Victims' rights and advocacy at the International Criminal Court

Published
  • Oxford ; New York : Oxford University Press c2010
Physical description
1 online resource (478 p.)
ISBN
  • 1-283-13032-7
  • 9786613130327
  • 0-19-977446-3
Notes
  • Description based upon print version of record.
  • Includes bibliographical references and index.
  • Reproduction available: Electronic reproduction. Palo Alto, Calif. : ebrary, 2013. Available via World Wide Web. Access may be limited to ebrary affiliated libraries.
  • Original electronic resource Palo Alto, Calif. : ebrary,
  • English
  • Available in electronic full text to members of the University via the Library web catalogue.
Contents
  • A legacy of abuse and suffering leads to the birth of the ICC -- Tracing the development of victims' rights under international law -- Primer on the ICC -- The Rome Statute's groundbreaking (and expansive) recognition of victims' rights -- Qualifying as legal counsel for victims -- Steps to formal recognition as a "victim" -- Preparing for complex group representation -- Understanding victims' interests and recognizing the importance of managing and guiding expectations -- Holding a pre-trial evidentiary hearing to establish the historic record -- Compiling a "victimization dossier" as a permanent historic record of abuse -- Pre-trial proceedings -- The main trial -- Summation and sentencing.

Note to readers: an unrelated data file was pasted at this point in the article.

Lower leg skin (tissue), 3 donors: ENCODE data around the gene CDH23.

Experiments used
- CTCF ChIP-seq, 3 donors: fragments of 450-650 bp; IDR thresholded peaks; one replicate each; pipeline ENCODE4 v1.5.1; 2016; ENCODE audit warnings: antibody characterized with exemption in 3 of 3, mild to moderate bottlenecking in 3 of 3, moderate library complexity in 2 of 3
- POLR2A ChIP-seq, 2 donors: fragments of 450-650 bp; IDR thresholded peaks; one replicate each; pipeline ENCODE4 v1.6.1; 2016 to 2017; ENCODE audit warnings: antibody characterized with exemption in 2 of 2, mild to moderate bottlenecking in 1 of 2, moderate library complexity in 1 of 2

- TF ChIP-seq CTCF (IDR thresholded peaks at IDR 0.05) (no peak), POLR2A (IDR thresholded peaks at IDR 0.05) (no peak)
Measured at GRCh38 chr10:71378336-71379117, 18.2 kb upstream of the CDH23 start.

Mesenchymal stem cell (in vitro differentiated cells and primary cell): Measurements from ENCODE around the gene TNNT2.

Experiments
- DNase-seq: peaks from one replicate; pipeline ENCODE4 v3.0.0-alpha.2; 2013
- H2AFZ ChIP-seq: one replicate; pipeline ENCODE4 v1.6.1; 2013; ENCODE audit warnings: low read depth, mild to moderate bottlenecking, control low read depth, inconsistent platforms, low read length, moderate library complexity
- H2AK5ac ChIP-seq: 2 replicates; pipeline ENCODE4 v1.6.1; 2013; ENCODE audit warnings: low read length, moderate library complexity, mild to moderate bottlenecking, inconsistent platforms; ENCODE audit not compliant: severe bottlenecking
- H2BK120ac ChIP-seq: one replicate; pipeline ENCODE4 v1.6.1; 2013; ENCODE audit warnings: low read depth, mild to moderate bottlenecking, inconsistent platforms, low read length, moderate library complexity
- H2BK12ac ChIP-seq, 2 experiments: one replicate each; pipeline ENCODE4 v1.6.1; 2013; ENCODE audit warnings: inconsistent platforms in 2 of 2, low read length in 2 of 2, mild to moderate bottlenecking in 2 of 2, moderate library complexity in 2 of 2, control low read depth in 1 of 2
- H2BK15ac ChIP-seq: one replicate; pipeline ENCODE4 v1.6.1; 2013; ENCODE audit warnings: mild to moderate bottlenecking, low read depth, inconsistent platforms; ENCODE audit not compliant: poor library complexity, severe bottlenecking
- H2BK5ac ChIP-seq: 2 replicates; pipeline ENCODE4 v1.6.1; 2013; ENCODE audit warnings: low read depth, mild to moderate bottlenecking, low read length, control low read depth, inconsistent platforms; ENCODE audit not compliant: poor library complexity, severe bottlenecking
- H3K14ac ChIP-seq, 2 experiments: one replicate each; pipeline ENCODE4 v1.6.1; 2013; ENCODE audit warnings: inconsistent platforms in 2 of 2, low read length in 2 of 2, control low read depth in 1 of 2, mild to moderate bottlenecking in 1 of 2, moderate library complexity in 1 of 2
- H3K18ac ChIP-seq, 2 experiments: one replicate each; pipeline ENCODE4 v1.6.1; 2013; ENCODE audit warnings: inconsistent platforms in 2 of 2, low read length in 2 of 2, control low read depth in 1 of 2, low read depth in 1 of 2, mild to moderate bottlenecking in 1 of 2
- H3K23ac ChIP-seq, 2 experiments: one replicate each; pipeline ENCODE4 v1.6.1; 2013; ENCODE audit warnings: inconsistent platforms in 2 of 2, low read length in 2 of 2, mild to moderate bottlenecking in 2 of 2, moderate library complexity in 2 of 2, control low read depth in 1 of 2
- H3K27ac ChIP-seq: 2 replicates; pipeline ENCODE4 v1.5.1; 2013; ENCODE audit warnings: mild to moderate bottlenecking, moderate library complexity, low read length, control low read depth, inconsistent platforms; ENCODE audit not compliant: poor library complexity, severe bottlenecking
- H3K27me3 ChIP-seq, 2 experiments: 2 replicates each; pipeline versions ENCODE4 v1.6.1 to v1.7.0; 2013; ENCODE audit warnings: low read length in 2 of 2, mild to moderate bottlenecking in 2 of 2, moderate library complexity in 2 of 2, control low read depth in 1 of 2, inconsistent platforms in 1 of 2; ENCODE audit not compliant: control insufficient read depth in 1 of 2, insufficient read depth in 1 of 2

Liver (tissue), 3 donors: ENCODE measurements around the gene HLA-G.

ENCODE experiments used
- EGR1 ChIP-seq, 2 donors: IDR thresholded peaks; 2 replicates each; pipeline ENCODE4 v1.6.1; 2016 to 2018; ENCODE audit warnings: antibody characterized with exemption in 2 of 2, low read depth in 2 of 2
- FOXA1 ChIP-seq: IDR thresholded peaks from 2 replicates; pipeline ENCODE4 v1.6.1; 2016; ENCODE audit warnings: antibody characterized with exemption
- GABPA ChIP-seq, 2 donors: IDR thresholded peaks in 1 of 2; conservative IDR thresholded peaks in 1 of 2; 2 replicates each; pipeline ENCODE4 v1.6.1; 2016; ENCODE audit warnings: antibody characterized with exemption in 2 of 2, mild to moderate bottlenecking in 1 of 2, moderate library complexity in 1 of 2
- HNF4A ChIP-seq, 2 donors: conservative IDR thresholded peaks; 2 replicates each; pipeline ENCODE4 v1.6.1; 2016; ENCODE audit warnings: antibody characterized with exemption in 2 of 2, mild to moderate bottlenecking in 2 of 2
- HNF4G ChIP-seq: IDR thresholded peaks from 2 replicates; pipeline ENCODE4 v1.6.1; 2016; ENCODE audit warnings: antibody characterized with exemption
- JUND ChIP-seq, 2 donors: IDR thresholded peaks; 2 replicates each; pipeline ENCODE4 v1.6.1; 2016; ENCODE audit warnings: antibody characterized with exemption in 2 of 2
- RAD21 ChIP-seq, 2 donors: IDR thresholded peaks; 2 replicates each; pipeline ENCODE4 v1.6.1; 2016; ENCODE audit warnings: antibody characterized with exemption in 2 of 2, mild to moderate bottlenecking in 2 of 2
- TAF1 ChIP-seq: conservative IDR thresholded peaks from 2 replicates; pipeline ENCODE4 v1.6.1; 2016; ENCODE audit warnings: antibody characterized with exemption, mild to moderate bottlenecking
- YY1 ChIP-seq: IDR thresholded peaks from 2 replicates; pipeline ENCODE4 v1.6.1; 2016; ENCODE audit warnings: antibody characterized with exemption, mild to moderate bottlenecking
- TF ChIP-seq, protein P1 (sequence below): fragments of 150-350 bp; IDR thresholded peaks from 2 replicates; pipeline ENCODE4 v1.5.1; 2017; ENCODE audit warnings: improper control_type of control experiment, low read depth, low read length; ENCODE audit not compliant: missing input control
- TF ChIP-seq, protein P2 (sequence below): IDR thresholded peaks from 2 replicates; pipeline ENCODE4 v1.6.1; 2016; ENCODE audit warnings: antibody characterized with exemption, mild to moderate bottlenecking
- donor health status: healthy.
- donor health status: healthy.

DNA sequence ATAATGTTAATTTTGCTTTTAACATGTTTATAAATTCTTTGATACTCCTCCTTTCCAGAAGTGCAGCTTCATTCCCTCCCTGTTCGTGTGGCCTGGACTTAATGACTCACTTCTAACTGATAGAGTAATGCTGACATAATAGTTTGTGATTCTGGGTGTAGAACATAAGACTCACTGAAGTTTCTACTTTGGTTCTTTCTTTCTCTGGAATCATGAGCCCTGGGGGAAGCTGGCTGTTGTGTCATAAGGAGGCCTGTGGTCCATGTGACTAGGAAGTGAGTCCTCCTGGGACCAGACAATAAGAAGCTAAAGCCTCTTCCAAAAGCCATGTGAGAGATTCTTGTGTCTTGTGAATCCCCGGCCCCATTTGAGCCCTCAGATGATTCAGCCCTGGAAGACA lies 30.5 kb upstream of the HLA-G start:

Related item
Genre
  • Electronic books.
  • text
Language
  • English
Internet Resources

Summary

  • Victims' Rights and Advocacy at the International Criminal Court is the first detailed analysis of the newly-recognized right of victims to participate in the trials of their accused abusers. Author T. Markus Funk draws on his extensive background in international criminal law and litigation to walk the reader through this unique - and, indeed, controversial - body of procedural and substantive rights for victims of atrocity crimes. To set the stage for his analysis, Mr. Funk provides a historical account of the ICC's creation and the origins of victims' rights. In addition, Mr. Funk gives the

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